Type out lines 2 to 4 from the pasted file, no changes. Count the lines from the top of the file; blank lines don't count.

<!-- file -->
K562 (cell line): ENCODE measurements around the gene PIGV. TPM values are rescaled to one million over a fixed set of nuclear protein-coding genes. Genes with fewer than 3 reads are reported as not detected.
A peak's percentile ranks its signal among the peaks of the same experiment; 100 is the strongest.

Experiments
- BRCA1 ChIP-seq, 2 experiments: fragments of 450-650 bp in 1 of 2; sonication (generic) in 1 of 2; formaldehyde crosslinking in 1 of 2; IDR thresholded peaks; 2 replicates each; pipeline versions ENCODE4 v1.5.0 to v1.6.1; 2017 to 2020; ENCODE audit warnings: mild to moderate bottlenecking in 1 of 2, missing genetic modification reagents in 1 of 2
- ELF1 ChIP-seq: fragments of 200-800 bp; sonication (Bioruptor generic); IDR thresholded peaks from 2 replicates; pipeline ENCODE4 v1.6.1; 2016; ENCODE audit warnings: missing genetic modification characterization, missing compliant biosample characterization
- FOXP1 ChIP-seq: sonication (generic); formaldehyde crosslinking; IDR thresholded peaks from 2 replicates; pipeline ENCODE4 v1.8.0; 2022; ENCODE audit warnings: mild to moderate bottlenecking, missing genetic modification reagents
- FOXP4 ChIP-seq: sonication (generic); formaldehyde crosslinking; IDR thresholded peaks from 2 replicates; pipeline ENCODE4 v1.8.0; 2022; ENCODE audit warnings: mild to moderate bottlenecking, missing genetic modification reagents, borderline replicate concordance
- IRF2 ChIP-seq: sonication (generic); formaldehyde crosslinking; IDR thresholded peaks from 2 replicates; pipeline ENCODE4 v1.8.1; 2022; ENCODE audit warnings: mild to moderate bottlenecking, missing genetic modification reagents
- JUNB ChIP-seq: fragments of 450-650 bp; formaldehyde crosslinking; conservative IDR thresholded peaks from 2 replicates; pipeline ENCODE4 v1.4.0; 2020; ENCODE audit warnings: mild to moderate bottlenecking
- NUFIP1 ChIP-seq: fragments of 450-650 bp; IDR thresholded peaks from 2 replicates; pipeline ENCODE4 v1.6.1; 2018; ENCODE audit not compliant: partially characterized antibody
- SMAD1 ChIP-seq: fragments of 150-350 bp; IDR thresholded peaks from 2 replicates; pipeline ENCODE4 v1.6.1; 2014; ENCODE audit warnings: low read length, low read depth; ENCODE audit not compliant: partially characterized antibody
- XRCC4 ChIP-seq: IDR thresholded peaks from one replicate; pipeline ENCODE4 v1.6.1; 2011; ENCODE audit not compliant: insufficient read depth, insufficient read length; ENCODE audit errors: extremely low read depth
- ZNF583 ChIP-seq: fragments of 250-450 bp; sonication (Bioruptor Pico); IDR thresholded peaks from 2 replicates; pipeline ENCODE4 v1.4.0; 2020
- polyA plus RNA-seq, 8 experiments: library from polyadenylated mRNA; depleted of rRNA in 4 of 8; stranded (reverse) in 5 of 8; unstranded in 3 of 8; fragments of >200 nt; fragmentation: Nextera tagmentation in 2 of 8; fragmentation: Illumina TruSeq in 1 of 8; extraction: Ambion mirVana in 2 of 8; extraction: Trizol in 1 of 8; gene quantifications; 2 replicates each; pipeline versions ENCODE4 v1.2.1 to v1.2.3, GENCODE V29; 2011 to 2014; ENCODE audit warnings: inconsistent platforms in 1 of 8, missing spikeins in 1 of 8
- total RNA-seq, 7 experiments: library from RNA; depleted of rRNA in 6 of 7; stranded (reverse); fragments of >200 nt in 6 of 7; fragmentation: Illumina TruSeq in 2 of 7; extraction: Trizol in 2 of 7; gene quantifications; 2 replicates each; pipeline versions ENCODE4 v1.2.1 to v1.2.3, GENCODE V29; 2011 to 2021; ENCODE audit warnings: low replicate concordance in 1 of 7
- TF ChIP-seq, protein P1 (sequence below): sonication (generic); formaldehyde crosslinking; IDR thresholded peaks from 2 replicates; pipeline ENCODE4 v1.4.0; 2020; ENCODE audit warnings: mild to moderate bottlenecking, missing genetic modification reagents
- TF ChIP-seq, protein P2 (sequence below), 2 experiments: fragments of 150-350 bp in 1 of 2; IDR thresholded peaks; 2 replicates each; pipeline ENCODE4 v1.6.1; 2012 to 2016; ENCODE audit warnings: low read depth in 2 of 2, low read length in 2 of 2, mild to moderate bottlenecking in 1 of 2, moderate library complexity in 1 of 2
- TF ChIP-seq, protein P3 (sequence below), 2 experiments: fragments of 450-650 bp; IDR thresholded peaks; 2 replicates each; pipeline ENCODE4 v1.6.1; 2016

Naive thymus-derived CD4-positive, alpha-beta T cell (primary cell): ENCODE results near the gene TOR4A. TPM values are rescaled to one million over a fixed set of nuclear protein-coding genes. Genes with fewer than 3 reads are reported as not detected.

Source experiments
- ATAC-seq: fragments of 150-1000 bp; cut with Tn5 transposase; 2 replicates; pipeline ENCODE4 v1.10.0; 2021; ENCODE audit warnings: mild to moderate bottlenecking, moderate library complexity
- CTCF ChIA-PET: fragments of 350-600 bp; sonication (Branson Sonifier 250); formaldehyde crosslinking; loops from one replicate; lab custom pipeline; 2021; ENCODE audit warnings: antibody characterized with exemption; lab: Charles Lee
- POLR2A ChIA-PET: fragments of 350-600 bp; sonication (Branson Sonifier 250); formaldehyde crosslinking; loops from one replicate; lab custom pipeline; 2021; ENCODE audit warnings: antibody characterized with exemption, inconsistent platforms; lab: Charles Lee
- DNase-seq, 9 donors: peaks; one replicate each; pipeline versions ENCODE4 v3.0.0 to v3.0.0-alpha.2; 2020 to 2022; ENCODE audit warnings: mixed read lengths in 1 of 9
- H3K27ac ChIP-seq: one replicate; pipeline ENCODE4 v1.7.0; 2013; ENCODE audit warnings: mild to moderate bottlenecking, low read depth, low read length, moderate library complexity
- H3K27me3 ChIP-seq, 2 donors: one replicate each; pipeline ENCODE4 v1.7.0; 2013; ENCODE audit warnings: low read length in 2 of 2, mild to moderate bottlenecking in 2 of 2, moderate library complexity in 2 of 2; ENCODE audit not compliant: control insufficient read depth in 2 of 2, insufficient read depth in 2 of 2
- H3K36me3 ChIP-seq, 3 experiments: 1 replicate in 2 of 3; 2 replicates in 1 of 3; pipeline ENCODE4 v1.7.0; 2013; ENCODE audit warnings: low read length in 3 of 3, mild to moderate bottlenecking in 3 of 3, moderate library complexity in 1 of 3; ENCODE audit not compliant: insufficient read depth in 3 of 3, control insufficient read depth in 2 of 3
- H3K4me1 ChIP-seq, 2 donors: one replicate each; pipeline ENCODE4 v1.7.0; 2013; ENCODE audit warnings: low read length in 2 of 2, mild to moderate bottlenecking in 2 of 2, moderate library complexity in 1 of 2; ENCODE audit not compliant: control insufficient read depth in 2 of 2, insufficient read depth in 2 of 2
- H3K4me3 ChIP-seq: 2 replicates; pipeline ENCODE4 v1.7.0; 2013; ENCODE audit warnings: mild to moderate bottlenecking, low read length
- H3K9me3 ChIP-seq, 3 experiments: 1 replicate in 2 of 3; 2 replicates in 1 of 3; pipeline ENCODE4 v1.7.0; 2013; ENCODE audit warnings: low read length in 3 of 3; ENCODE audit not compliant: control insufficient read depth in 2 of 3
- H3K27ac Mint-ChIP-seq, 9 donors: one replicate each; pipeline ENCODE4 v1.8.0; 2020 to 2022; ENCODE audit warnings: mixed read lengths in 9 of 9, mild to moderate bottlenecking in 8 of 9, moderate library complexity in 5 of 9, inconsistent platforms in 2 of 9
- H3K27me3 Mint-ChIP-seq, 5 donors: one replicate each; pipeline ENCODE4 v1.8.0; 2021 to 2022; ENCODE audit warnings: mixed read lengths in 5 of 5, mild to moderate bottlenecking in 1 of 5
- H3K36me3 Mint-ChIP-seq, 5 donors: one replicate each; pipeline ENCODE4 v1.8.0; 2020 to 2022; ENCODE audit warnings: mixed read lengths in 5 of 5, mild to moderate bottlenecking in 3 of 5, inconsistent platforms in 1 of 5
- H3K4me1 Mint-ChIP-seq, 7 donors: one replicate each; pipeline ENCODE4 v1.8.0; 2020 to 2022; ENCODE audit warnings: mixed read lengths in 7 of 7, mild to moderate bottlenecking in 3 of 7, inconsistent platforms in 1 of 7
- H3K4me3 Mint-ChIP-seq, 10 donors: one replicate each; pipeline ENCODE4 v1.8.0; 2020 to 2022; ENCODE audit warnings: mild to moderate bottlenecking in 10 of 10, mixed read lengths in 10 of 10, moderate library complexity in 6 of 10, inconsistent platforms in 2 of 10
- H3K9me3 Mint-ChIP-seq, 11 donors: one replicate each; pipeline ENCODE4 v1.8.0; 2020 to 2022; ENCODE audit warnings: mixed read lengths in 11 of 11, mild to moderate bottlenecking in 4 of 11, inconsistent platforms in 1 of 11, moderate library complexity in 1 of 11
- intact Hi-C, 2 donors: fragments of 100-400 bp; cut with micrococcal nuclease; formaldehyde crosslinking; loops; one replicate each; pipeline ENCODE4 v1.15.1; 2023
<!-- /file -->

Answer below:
A peak's percentile ranks its signal among the peaks of the same experiment; 100 is the strongest.

Experiments
- BRCA1 ChIP-seq, 2 experiments: fragments of 450-650 bp in 1 of 2; sonication (generic) in 1 of 2; formaldehyde crosslinking in 1 of 2; IDR thresholded peaks; 2 replicates each; pipeline versions ENCODE4 v1.5.0 to v1.6.1; 2017 to 2020; ENCODE audit warnings: mild to moderate bottlenecking in 1 of 2, missing genetic modification reagents in 1 of 2